On Friday 21st April I celebrated the 18th birthday of my induction as vicar of this church and parish. I remember that when I rang the bell at that service to signify the fact that I had taken “real, actual and corporeal” possession of the benefice, the Archdeacon got worried because I kept ringing it. Some people believe that the number of strikes of the bell indicates the length of tenure of the new incumbent. I’m not sure if any of you counted the strikes – I certainly didn’t! I just enjoyed doing it – as I have enjoyed ringing it for the 9am Morning Prayer most days, for weddings, baptisms, and funerals – and being your vicar and parish priest for all these years.
There were three things which initially attracted me to this church: the fact that it was a one church benefice, that it was in an urban priority area and that the church “welcomed the ministry of women and gay clergy”.
That last sentence, an addition made to the parish profile by the archdeacon at the time, was an indication to me that this church wanted to be on the move, open to change, a pilgrim church, welcoming and hospitable to all comers …
For me, that’s been the hallmark of St Paul’s: to be a local and yet at the same time a global community of searchers, seekers and travellers, diverse and yet one in Christ. I believe that to be an important – if not the most important – aspect of Christ’s vision for the Church’s ministry in the 21st century – and I think our young people here at St Paul’s show us best how it’s done: to welcome newcomers and integrate them within a couple of weeks!
This necessarily goes together with the theological ethos and outlook of St Paul’s; many of us here are refugees from churches with a more fundamentalist outlook for whom living with the questions has become more important than getting (easy) answers. If I were asked what is at the heart of this church, I would say: “meeting the Risen Christ in word, in sacrament and in community”.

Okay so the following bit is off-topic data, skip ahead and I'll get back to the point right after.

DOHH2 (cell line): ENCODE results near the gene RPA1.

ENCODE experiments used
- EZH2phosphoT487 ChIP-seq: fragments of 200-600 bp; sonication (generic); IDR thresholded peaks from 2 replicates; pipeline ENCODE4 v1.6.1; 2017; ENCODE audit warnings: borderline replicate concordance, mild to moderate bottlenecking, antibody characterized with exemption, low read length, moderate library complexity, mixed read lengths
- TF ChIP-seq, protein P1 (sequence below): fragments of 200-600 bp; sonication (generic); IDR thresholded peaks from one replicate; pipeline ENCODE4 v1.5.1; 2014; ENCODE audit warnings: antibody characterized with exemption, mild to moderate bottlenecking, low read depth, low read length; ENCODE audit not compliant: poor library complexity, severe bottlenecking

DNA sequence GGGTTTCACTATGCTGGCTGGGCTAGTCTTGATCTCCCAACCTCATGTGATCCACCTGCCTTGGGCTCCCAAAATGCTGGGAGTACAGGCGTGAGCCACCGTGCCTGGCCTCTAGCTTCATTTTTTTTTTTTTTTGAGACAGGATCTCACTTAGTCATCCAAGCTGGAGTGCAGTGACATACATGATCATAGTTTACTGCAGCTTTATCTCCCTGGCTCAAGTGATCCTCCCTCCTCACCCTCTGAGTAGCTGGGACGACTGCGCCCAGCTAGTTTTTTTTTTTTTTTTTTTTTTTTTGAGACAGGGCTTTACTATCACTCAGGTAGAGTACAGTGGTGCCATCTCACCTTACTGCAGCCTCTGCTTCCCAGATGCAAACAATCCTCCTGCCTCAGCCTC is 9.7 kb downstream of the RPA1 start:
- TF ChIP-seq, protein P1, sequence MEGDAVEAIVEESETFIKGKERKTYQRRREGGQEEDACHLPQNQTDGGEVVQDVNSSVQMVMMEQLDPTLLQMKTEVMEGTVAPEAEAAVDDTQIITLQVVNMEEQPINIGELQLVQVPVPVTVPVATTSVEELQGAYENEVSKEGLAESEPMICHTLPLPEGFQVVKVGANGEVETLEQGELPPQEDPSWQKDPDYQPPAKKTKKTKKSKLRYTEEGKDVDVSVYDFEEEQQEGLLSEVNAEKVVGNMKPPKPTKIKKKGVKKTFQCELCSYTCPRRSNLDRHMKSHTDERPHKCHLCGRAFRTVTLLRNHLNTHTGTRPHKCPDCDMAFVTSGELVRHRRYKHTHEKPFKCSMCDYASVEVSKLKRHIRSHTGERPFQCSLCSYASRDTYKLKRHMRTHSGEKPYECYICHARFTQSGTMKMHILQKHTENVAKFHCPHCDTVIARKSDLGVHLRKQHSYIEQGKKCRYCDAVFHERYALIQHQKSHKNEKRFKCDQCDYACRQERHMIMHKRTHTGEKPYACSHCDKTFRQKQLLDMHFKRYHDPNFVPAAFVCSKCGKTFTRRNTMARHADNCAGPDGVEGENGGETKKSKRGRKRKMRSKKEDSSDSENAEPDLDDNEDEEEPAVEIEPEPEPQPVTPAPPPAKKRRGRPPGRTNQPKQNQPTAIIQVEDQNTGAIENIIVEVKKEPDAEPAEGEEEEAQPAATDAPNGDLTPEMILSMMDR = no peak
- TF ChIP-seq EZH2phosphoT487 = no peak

St Paul’s has always had and shown a concern for the local community; as an urban priority area we have made the expression of care for that community a focal point in Parkside Project and the Community Centre and of course in what is called the “cure of souls” – which means the availability of someone from the church to be attentive to the physical, spiritual and existential needs of anyone within the parish (and that boundary has never been rigid!).
But that local community has changed beyond recognition which has been and still is a big challenge to the life and ministry of this church. Beginning with the sale of social housing, the provision of smaller but high-end properties meaning that the parish is no longer a UPA area, the diversification of the social, ethnic and religious make-up of the local community on one hand and the increasing secularisation on the other has had a significant impact on the number of occasional services requested and other activities offered by the church in the past, for example the Summer Club. This is a significant challenge for the future of this church. How does it need to change to relate to the area as it is now?
The last three years have shown high activity in upgrading the fabric of the church and the community centre; projects to the value of £220k have been made possible by the great generosity of our members, and good stewardship of the PCC, the Community Centre Management Committee and the tremendous support of our treasurer. Thank you!
The annual report accounts for that and all the other activities carried out by many members of this congregation. Thank you for your commitment, dedication and love expressed in this.
And now for the bit you’ve all been waiting for for the last 18 years: As I will hopefully complete the 65th year of my life at the end of this year and reach what has traditionally been retirement age, I have been thinking about my own future – as well as the future of the church – and I have come to the conclusion that it’s time for me to retire. Not today or tomorrow, but at the end of January 2018. I’m telling you this today so that we can all get used to the idea and so that the PCC and the Churchwardens have got plenty of time to get into gear and prepare all the necessary for the search for a new vicar … who will take this church into a new phase of its history and journey.